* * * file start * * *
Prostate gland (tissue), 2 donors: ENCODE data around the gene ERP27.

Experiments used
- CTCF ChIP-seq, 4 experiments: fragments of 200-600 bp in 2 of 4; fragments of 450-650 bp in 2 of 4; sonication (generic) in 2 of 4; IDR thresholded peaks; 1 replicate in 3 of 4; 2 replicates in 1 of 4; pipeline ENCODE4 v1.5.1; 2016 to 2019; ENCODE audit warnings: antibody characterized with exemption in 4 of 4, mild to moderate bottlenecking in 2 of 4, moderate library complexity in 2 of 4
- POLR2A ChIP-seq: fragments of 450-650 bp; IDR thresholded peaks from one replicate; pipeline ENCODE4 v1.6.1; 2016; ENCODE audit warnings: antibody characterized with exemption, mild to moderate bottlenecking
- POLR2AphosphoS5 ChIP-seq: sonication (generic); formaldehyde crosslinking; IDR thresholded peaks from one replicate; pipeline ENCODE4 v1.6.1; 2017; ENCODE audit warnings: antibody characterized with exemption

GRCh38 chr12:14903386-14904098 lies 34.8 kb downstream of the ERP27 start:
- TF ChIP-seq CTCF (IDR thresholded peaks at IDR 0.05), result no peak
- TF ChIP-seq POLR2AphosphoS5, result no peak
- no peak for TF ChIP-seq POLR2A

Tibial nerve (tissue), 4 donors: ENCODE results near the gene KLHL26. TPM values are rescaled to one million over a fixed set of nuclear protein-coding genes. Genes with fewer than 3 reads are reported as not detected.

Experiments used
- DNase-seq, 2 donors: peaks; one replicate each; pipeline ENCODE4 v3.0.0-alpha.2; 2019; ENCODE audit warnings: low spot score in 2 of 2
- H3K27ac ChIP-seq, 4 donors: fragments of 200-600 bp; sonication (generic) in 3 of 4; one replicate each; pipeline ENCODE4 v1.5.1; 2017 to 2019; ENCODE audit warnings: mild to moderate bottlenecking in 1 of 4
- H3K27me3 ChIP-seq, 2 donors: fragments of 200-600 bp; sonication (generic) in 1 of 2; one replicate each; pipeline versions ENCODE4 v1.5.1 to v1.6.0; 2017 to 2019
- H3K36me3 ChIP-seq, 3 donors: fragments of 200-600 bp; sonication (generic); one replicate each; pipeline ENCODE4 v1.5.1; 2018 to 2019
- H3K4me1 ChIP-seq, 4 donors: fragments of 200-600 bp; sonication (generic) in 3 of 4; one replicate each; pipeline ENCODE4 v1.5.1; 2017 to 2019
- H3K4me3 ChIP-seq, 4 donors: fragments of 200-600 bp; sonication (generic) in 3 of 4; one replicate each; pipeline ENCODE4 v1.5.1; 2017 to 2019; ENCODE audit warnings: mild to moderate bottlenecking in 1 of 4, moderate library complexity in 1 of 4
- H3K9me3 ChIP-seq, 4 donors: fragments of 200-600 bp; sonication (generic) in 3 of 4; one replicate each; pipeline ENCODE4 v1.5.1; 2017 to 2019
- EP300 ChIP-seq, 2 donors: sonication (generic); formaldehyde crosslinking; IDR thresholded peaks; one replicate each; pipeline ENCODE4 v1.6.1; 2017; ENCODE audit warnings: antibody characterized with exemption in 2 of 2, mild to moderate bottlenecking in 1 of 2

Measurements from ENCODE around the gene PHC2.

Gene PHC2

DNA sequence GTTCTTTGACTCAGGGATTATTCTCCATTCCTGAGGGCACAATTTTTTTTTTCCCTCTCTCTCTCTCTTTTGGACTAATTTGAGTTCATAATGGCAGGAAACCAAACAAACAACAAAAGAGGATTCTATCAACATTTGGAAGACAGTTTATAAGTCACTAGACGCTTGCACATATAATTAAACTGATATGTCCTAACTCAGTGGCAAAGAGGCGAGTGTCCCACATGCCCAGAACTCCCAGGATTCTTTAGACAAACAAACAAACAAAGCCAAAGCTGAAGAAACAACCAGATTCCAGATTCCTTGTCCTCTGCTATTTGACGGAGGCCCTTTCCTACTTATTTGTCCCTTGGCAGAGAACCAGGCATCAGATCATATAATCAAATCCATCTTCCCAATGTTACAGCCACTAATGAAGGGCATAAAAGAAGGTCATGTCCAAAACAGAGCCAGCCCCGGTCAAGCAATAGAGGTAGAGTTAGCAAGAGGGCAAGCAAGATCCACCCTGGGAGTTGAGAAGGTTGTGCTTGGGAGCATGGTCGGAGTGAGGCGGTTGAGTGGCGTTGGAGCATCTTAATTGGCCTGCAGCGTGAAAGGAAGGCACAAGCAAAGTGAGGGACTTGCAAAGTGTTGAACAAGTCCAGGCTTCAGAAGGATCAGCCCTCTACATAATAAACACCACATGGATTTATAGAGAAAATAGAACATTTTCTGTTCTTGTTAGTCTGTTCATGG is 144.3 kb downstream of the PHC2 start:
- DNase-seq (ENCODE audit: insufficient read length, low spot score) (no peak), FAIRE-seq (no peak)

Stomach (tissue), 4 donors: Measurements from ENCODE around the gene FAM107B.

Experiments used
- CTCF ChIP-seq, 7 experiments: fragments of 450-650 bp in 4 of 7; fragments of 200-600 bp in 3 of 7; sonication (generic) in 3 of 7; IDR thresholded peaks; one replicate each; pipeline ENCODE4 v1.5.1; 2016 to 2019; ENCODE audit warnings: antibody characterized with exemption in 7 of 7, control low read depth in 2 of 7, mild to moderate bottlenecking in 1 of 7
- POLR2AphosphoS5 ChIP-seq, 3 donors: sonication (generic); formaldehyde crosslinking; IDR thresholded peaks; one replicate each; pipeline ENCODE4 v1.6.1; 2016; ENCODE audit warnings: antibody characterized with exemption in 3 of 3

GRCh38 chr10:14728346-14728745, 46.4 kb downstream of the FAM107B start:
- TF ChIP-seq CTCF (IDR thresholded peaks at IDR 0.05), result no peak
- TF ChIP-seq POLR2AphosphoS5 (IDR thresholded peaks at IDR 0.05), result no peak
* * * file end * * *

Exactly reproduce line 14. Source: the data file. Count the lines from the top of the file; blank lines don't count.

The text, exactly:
- H3K27me3 ChIP-seq, 2 donors: fragments of 200-600 bp; sonication (generic) in 1 of 2; one replicate each; pipeline versions ENCODE4 v1.5.1 to v1.6.0; 2017 to 2019